Brașov is a city in the central part of Romania and, after Cluj, it is the most important city in the province of Transylvania.
It has area of 267 square kilometres, and with 253,000 inhabitants (according to the 2011 census), it is the seventh largest city in Romania.
Cooperation agreement (at the level of twinning agreement) between Brașov and Bijeljina was signed in 2018.
The history of Brașov as a town began in the first half of the 13th century, when the German Teutonic Order, in scope of fortifying the south Carpathian border of the Kingdom of Hungary towards the Turkish Empire, at the location of the village of Brașov built a fortified town of Kronstadt. They were followed by German colonisers, also known as the Transylvanian Saxons, who gave an important contribution to the town development up to the modern ages, and the Saxon architecture style is visible in Brașov even today.
The first mention of the name Brașov was in 1252.
In addition to Germans within the town walls, during the first centuries of existence of Brașov, the suburbs were inhabited by Romanians, Bulgarians (who were mostly naturalised over time) and Hungarians.
Favourable position of Brașov between Turkey and Hungary enabled the Saxon traders to get rich, and with them the whole town, which became an important centre of Romanian culture and education in 17th century. In 1835, the first newspaper was printed and the first higher education institution in the Romanian language was established there.
During the First World War, Brașov was liberated for a short period for the first time in 1916, and in 1918, together with Transylvania, it was united into the Kingdom of Romania, which was supported by the Germans from Brașov. The period between the two world wars was a time of economic and cultural prosperity of Brașov.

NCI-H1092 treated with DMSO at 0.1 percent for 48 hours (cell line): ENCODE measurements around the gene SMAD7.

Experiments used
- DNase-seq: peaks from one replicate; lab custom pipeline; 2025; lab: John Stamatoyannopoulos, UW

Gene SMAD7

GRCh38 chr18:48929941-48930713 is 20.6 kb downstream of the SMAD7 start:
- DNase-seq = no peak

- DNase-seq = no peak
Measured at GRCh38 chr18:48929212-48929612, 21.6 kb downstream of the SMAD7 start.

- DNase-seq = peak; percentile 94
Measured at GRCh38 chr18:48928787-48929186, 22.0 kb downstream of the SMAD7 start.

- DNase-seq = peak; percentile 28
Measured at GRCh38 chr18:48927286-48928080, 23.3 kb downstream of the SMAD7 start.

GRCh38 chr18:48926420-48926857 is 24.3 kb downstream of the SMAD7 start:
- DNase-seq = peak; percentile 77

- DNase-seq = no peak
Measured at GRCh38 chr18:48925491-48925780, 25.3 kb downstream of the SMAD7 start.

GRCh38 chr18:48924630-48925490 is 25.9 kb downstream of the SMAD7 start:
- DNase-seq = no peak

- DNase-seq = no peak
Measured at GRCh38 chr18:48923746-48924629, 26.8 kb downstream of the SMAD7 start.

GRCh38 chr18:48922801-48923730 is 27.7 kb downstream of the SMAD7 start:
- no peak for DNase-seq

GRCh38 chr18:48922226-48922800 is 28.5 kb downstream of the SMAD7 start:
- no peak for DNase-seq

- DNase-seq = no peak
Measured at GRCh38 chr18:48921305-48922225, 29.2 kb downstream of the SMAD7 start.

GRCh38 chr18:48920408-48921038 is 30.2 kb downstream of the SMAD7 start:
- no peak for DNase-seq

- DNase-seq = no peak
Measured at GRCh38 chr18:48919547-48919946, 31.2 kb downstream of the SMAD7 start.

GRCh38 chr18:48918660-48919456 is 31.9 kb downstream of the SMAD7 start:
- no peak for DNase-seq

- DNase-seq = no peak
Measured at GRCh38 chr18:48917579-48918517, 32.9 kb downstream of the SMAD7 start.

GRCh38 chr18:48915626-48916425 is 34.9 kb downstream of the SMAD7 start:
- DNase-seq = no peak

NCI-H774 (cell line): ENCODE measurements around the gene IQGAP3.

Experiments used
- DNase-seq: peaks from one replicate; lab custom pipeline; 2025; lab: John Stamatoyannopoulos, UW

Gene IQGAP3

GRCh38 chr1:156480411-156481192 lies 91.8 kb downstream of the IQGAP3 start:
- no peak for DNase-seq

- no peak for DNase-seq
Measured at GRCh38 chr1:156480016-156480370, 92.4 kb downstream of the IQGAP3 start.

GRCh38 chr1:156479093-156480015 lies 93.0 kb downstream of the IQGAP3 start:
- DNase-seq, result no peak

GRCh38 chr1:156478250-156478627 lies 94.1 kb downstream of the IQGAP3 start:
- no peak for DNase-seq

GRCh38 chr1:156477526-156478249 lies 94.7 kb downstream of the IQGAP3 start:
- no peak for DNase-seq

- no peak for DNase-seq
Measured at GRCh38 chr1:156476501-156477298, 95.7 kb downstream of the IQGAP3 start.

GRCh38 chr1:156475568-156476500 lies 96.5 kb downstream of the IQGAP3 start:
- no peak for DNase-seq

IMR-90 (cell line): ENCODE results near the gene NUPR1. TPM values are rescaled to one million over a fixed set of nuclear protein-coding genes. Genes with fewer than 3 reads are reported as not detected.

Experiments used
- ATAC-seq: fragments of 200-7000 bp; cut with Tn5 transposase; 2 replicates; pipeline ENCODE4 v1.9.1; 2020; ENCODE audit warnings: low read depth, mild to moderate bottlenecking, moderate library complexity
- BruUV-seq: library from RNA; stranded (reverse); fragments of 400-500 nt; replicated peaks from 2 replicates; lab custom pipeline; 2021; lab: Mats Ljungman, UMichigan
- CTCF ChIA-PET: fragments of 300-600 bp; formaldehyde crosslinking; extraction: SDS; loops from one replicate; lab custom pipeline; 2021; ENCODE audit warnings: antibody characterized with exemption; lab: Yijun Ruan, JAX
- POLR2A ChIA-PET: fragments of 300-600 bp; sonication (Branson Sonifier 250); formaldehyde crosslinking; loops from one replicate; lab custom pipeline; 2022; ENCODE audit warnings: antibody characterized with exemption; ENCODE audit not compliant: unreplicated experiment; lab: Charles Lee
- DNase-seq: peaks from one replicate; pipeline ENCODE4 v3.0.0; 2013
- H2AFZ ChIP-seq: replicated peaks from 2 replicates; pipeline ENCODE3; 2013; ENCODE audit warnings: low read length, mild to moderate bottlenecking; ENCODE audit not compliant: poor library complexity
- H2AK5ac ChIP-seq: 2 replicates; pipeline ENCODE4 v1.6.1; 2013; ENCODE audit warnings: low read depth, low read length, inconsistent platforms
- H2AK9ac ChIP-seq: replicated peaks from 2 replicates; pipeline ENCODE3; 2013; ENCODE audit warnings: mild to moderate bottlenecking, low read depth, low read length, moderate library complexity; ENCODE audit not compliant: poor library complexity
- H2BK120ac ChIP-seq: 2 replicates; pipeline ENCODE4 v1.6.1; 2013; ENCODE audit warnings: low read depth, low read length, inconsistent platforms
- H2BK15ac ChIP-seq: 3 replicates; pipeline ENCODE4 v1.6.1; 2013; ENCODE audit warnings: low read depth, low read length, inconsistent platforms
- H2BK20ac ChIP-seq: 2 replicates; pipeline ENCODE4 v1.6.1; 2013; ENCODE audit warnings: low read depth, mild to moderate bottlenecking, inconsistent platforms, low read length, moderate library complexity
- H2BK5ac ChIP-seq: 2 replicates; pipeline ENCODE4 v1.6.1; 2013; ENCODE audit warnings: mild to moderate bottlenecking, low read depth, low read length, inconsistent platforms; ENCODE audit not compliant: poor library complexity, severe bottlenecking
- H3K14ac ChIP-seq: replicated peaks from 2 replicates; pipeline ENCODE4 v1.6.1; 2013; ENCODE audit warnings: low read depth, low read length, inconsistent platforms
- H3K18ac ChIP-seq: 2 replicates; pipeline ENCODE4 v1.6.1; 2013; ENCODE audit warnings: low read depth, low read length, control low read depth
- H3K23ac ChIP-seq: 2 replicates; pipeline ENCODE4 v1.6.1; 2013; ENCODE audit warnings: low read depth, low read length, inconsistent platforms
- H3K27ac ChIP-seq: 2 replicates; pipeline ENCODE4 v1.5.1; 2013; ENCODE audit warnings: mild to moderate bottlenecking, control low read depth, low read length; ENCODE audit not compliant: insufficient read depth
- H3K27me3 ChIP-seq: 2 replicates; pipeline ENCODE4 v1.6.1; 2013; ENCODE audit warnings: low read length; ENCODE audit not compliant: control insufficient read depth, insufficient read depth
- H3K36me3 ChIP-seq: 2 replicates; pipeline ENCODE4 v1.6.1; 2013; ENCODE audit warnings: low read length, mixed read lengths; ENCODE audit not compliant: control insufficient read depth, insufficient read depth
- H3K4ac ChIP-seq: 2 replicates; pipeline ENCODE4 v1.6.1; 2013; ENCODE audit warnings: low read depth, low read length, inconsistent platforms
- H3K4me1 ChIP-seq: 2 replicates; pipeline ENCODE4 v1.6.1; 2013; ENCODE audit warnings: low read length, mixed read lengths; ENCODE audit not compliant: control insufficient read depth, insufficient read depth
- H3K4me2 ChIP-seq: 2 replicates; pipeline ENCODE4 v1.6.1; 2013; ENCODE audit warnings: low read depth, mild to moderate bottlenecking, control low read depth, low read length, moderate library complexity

From 1950 to 1960 Brașov was called Orașul Stalin, and the period after the Second World War was a period of accelerated industrialisation.
Today, Brașov is a commercial centre of the southern part of Transylvania, and the most significant industrial facilities produce trucks, hydraulic gearboxes, car parts, ball bearings, building materials, hand tools, furniture, textiles, footwear and beer.
The city is an important tourist destination thanks to the preserved old town centre with numerous churches, shops, palaces and parks, as well as the best Romanian winter complexes located nearby, of which Pojana Brașov is the best known.
Transylvania University is located in Brașov.
CULTURAL AND HISTORICAL SIGHTS
The most famous sight of Brașov is the Protestant Church “Black Church”, believed to be the largest Gothic style church between Constantinople and Vienna. It was built between 1383 and 1840, and it was named after the fire of 1689, in which it burnt and got its current colour.
The oldest Orthodox temple is the Saint Nicholas Church, built in the late 15th century over the foundation of the older church from the 13th century.
The old town hall was built in the 14th century and it was the office of mayors for 500 years. There is a popular Bran Castle near Brașov, which was owned by Duke Tepes, who was an inspiration for Bram Stoker’s character Count Dracula.
Brașov hosts the Romanian most popular music festival Golden Stag (Cerbul de Aur). It was held in 1968 for the first time, and since then, it has been organised 18 times, and many world famous music stars performed on the stage of this festival.
Some other events worth mentioning are several cycling events, Romanian version of Oktoberfest in September, traditional music festival Flori în Ţara Bârse in March, and rock music festival RockStadt Extreme Fest in August.
In addition to Bijeljina, Brașov is a sister city / twin town of sixteen more cities/towns: Tempere (Finland), Tours (France), Győr (Hungary), Rishon LeZion (Israel), Holstebro (Denmark), Musashino (Japan), Kroonstad (South Africa), Ghent (Belgium), Leeds (United Kingdom), Minsk (Belarus), Trikala (Greece), Venaria Reale (Italy), Cleveland (United States), Nuremberg (Germany), Erbil (Kurdistan Region), and Linz (Austria).